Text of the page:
There is this set of bloggers using a series of themes, kind of getting to know each other and blogging on the same topics week to week. They use #wholemama on twitter, and I've been following along and meaning to get more involved with it, but just haven't found the time. Which I suppose is kind of the definition of parenting - I'd like to, but when?
In any case, last week's blog theme was on being empowered or kind of your mommy superpower. I wrote kind of a treacly blog post that I didn't even like and shoved aside. It's not that it's dishonest - it's not. It's not even that bad, but it talked a lot about the newborn days and my memory of those days is one of incredibly strong, hyperbolic feelings, a kind of weird fierce pre-civilization protectiveness that is hard to write about, tough to define without falling back on cliches. It's rough and it's saccharine and I think I can do better. So I've got it saved and there it will stay until I want to look at it again.
But, when She Who Shall Now Be Known as Teethy McFussybritches woke us up at 1:30 and then again at 3 this morning because Teeth #6 and #7 are not easy teeth, I thought of that theme, all sarcasm and bleary-eyed desperation. Jason took the first crying time, and the second I got up with her. While I settled in with my fussing, distressed 10-month-old wiggling like a 22-pound goldfish and gnawing on literally anything that came within two feet of her, I thought of that theme. Forty-five minutes later, when she finally, finally fell back asleep, I thought of that theme.
I also wondered how it is that the more tired I am, the more my brain and body slow to a crawl, but as Teethy McFussybritches gets more and more exhausted she ramps her energy up like they've invented Infant Cocaine and it's 1983.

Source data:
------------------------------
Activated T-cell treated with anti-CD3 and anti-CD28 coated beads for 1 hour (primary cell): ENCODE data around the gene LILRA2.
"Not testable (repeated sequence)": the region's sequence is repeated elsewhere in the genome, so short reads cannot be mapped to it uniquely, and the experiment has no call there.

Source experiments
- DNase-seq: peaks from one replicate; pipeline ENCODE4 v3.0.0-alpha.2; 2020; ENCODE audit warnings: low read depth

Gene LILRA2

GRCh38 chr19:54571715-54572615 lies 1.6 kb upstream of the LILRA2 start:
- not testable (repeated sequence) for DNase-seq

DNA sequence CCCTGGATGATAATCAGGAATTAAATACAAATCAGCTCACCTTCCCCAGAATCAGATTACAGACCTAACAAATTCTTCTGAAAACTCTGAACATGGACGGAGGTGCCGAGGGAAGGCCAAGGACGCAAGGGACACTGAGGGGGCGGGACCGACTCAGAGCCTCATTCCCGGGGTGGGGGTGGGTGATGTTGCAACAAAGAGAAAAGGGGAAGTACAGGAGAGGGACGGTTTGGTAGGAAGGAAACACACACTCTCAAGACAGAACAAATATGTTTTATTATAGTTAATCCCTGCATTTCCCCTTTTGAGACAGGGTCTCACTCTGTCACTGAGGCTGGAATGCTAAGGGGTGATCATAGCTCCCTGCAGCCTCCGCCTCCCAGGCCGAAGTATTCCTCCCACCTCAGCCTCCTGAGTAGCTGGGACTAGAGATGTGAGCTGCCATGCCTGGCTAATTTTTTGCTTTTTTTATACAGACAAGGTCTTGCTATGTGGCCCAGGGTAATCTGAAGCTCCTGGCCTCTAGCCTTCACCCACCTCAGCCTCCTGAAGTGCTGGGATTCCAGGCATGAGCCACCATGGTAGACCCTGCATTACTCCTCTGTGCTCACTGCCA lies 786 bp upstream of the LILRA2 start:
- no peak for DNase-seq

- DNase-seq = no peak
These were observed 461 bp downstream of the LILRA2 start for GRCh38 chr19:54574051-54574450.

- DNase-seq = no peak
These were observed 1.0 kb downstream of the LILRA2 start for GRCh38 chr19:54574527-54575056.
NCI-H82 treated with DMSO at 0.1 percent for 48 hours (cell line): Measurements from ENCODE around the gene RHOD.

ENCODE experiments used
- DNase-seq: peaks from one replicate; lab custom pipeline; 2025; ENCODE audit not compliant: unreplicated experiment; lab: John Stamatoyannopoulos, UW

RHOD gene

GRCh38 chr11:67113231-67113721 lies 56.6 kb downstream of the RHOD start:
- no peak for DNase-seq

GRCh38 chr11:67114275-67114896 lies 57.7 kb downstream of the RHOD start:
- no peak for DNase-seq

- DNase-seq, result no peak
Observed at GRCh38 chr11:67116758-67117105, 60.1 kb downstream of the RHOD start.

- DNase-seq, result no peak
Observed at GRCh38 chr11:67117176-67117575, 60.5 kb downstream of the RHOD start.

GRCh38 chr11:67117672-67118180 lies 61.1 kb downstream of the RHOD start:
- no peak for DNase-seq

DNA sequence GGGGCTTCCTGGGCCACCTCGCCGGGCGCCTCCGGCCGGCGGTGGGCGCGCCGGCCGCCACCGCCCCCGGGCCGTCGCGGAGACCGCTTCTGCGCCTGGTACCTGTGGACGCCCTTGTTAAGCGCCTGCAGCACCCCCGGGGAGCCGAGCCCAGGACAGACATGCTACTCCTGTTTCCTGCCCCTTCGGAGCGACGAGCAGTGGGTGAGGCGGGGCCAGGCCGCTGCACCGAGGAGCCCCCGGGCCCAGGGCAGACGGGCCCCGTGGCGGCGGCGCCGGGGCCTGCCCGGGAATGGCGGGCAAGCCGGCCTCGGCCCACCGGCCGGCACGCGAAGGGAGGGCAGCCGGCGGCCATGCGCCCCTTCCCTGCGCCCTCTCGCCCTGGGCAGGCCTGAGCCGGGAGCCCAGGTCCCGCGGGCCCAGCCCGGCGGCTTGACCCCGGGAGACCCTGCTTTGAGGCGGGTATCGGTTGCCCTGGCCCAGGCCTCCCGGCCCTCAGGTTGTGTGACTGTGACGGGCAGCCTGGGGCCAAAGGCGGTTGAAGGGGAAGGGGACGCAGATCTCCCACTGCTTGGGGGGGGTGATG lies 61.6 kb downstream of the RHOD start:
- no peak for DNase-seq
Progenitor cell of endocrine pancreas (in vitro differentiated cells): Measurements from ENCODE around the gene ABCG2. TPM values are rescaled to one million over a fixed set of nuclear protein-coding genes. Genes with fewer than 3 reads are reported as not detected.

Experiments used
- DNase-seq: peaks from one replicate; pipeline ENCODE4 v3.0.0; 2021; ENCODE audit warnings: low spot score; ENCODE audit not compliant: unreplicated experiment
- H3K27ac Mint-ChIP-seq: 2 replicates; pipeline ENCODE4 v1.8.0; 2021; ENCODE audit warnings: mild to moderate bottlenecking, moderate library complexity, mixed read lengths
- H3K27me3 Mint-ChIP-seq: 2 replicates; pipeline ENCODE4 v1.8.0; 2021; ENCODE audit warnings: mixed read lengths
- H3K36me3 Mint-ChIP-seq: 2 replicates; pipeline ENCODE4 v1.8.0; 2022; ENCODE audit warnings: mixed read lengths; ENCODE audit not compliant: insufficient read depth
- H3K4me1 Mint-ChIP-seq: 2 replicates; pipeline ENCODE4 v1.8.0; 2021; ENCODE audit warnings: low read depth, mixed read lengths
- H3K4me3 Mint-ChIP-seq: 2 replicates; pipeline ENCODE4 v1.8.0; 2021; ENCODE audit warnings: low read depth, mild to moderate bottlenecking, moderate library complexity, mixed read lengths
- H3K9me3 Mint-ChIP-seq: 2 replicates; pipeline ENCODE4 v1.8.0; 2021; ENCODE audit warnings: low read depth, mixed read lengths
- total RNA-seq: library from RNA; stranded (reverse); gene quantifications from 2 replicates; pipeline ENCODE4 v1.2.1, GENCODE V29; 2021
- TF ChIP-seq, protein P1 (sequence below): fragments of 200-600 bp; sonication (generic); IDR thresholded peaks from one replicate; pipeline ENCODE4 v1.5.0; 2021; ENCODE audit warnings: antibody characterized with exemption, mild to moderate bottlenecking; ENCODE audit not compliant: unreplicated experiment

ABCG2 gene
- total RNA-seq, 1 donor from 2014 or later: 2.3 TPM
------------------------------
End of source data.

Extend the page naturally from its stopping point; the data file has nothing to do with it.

At 4:30, when I was still awake and had to concede it was time to make some coffee and start my day, I thought of that theme. I also thought a lot of varied and colorful swear words.
In my sappy post, I wrote that our superpower as parents is that we are always there to protect our children, even at the cost of our own health if need be. This morning, I thought that while it's a hyperbolic thing to say, it is pretty true. The real superpower of parenting is that you keep. getting. back. up. when they need you, even when it means you can't think or do math or put words together or suddenly forget how to spell "equivalent".
At 6:30, we woke up our peacefully sleeping daughter, who seemed for all the world as though she had dreamt the night away with nary a peep (unless, of course, you were the one holding her while she tried to throw herself backwards away from her own teeth in the middle of the night - or the one whose fingers she chomped down on as hard as she could to comfort herself when you made the terrible mistake of checking to see which teeth it was that had popped through). At 7, Jason left to take Teethy to daycare and to go to work, and I settled down with my laptop to start in on my own workday.
Asleep around 11 and up at 1:30 and then again at 3 am for the day? Ten years ago that would have been rough, and ten years ago I would routinely skip hours of sleep just because I was eighteen and there was nobody to tell me to turn my light off and go to bed any longer.
As a parent, you just... keep going.
That's our superpower.
Our brains, in many cases, are taking some of the worst beatings of their lives thanks to sleep deprivation and stress. I have put a mug full of hot coffee in the fridge for three hours before remembering I'd brewed any. I packed baby food instead of lunch for myself one day. I've worn two different shoes, a shirt on backwards, driven to work without remembering a single second of the drive.
Granted, she's not bad now - she mostly sleeps through the night, except for when she's sick or we have fresh teeth making their appearance. There are still nights like last night, when my eyes were so heavy I think I was in her room and holding her before I managed to pry them open, finding my way down the hall entirely by memory, feeling like I was dreaming even this.
I got up.
So... that's the parenting superpower, if you think about it.
We may wobble down the hall, but somehow we stay up until they're in our arms.
Parenting is like Weebles.
You can see why I get paid to write.
I'm clearly a genius.
(If you don't know what Weebles were because you're too young, don't tell me. I'll suddenly have gray hair and need bifocals if anyone reminds me how long it's been since they were popular.)